7. Lupeol, a dietary triterpene: testing its efficacy for the prevention and treatment of prostate, pancreatic and colon cancer
Another major goal of our laboratory is to identify novel and non-toxic agents that could be developed as chemopreventive and chemotherapeutic agents for either inhibiting cancer development or treating cancer in humans. We have identified a non-toxic compound called “Lupeol” exhibiting a potential to be developed as a chemopreventive and chemotherapeutic agent against cancer. Lupeol, a fruit and vegetable based triterpene, is found in olives, grapes, cucumbers, berries, and mangoes, as well as in herbs such as aloe vera. Our laboratory has shown that Lupeol application on skin prevents cancer development in animal models. Further, we have shown that Lupeol treatment inhibits the growth of prostate, pancreatic, and skin tumors (of human origin) using relevant mouse models. These studies have generated interest in studying Lupeol for other cancer types. We recently observed that Lupeol has the potential of improving chemotherapy in colon cancer. Our pharmacokinetic studies have shown that Lupeol is bioavailable in relevant mouse models after consumption (as oral administration).
8. Testing cocoa polyphenol (dark chocolate)-based functional foods in the prevention and treatment of cancer
A functional food is any healthy food claimed to have a health-promoting or disease-preventing property beyond the basic function of supplying nutrients. Functional chocolate consumption has been associated with improvements in delayed oxidation of low-density lipoprotein cholesterol and lowered blood pressure in humans. Cocoa-based chocolate consumption has been associated with short-term improvements in delayed oxidation of low-density lipoprotein cholesterol, improved endothelial function, lowered blood pressure, and improved platelet function. Epicatechin is the major component of cocoa powder. We have employed a technique (called ACTICOA) that provides the cocoa polyphenol powder highly rich in epicatechin content. Our studies show that epicatechin rich cocoa polyphenol selectively inhibits growth of premalignant prostate and pancreatic cells while sparing normal cells via modulation of NFκB signaling pathway. We are testing cocoa polyphenol in animal models evaluating its preventive as well as therapeutic value against cancer. For our studies, we have collaborated with Barry Calibaut (Belgium), one of the leading companies in the world producing functional foods including functional chocolates. We are seeking funds for support of this research study. Our current research programs are sponsored by federal agencies including National Institutes of Health and the American Institute for Cancer Research.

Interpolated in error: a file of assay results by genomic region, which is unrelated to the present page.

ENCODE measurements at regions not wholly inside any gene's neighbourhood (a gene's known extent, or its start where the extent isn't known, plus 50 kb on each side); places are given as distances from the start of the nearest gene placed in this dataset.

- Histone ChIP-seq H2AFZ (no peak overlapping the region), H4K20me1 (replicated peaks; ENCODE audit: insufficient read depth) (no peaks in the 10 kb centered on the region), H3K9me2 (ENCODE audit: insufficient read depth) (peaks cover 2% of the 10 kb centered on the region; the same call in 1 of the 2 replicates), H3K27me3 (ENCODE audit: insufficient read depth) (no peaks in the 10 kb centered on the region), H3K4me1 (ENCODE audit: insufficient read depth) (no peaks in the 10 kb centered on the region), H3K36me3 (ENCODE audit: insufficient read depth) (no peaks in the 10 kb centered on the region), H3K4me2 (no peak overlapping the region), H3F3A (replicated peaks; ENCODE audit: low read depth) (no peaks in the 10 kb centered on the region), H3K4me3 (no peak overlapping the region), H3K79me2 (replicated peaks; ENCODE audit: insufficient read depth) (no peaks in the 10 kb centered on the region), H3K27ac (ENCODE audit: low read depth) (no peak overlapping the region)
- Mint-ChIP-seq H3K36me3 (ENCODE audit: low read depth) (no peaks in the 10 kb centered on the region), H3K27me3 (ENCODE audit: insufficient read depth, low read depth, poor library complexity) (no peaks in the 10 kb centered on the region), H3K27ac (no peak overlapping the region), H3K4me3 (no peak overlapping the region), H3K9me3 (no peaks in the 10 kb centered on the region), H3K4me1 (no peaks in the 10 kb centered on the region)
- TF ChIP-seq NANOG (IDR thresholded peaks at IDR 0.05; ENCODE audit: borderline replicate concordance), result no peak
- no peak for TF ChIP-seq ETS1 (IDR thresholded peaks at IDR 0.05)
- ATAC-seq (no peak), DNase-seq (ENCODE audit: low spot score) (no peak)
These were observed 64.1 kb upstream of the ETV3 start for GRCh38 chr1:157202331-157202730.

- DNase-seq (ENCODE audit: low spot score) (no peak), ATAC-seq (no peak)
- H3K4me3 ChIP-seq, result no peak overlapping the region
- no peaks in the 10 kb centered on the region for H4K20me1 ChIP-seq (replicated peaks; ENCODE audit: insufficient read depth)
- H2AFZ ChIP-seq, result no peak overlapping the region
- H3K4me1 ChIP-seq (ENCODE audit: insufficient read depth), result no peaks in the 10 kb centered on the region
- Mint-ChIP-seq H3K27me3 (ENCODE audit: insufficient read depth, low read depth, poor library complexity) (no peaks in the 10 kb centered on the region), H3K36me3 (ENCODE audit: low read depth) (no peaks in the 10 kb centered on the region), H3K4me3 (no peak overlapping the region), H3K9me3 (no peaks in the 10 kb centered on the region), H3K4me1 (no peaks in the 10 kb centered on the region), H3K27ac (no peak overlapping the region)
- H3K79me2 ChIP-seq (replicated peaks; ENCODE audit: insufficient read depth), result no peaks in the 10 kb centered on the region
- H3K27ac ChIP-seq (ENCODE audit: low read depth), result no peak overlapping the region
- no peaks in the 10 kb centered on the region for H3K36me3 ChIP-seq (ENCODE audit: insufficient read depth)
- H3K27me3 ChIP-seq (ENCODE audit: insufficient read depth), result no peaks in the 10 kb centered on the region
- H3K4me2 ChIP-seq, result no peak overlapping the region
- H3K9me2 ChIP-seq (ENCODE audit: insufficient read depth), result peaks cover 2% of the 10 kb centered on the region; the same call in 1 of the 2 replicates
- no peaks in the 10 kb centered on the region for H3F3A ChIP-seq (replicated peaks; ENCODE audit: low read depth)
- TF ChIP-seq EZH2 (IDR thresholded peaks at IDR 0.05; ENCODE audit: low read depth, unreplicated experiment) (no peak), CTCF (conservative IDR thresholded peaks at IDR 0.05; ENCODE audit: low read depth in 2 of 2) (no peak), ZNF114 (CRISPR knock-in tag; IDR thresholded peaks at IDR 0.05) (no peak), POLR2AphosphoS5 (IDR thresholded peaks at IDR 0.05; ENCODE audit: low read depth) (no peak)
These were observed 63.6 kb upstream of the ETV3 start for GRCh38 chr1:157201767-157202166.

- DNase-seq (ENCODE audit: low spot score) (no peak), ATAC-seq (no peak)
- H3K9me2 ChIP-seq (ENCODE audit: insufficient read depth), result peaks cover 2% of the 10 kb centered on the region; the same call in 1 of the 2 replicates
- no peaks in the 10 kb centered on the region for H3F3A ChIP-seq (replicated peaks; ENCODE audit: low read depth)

Our section has joined forces with internationally renowned research institutions and investigators in its quest to defeat the lethal disease of cancer in humans. Studies are underway in partnership with following research institutions:
1. Institute for Cancer Biology, Danish Cancer Society, Copenhagen, Denmark
2. Research Center for Advanced Science and Technology, University of Tokyo, Japan
3. Mayo Clinic, Rochester, MN, USA
4. Roswell Park Cancer Institute, Buffalo, NY, USA
5. Center for Prostate Disease Research, Uniformed Services University of the Health Sciences, Bethesda, MD, USA
6. Albert Einstein College of Medicine, Bronx, NY, USA
7. University of Illinois-Chicago, IL, USA
8. Clark-Atlanta University, Atlanta, GA, USA
Professional activities of the Section Leader
Scientific Expert on Grant Review Committees of Federal Funding Agencies:
2009 RC-1 translational clinical oncology group, National Cancer Institute, NIH
2009 CBY-2 panel on Breast cancer awards (CDMRP) Department of Defence
2009 CET-2 panel on Breast cancer awards (CDMRP) Department of Defence
2010 CBY-2 panel on Breast cancer awards (CDMRP) Department of Defence
2010 CET-2 panel on Breast cancer awards (CDMRP) Department of Defence
2012 PRBC-2 panel on Peter Rowley awards, New York State Department of Health
2012 Endocrinology panel on Prostate cancer awards (CDMRP) Department of Defence
2012 TRN-DDP panel on Prostate Cancer Awards (CDMRP) Department of Defence.
2013 Endocrinology panel on Prostate cancer awards (CDMRP) Department of Defence
2013 Special Emphasis Panel-ZCA1 SRLB-J (O1)S; National Cancer Institute, NIH
Editorial Board Member of Scientific Journals: American Journal of Stem Cells; Nutrition and Medicine; Chinese Journal of Clinical Medicine; American Journal of Biomedical Sciences (Guest Editor)
Reviewer for Scientific Journals: (1) J Biol Chem, (2) Oncogene, (3) Neoplasia, (4) Cancer Research, (5) Clinical Cancer research, (6) Oncotarget, (7) PLOSE-one, (8) Biochemical pharmacology, (9) Biochemica Biophysica Acta (BBA), (10), Melanoma Pigment research (11) Cancer Letters, (12) Toxicology and Applied Pharmacology; (13) Life Sciences (14) Photochemistry and Photo biology; (15) Chemosphere (16) Clinica Chemica Acta (17) Molecular and Cellular Biochemistry (18) Phytotherapy Research (19) Journal of Pharmacy and Pharmacology (20) Evidence Based Complimentary and Alternative Medicine (21) Food Chemical Toxicology (22) Molecular Carcinogenesis (23) Journal of Environmental Pathology, Toxicology and Oncology (24) International Journal of Cancer (25) Molecular Cancer Therapeutics